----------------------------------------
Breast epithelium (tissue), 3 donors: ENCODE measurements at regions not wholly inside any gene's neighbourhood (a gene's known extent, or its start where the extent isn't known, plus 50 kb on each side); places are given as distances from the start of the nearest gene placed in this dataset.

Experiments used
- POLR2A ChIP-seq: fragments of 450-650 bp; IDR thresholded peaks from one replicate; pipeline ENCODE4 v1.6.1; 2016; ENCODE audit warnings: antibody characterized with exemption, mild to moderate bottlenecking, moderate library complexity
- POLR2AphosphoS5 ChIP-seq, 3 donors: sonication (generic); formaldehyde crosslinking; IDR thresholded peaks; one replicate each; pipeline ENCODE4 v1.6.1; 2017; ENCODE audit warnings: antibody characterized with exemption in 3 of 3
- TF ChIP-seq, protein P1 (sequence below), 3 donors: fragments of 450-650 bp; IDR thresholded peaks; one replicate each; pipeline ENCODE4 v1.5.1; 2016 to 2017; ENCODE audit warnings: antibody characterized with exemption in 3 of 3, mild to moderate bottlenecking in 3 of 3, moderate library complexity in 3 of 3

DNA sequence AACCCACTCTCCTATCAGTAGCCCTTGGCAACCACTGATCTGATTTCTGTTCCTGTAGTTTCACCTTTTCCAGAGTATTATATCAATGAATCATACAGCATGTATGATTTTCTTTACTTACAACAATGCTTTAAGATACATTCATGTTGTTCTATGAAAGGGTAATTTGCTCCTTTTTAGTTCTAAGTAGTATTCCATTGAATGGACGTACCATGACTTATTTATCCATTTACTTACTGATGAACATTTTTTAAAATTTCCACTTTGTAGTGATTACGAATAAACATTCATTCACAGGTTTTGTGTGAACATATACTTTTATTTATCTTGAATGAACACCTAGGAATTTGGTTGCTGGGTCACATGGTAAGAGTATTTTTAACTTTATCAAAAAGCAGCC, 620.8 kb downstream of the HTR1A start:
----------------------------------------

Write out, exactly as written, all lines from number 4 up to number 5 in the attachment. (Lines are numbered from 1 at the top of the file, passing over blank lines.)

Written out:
- POLR2AphosphoS5 ChIP-seq, 3 donors: sonication (generic); formaldehyde crosslinking; IDR thresholded peaks; one replicate each; pipeline ENCODE4 v1.6.1; 2017; ENCODE audit warnings: antibody characterized with exemption in 3 of 3
- TF ChIP-seq, protein P1 (sequence below), 3 donors: fragments of 450-650 bp; IDR thresholded peaks; one replicate each; pipeline ENCODE4 v1.5.1; 2016 to 2017; ENCODE audit warnings: antibody characterized with exemption in 3 of 3, mild to moderate bottlenecking in 3 of 3, moderate library complexity in 3 of 3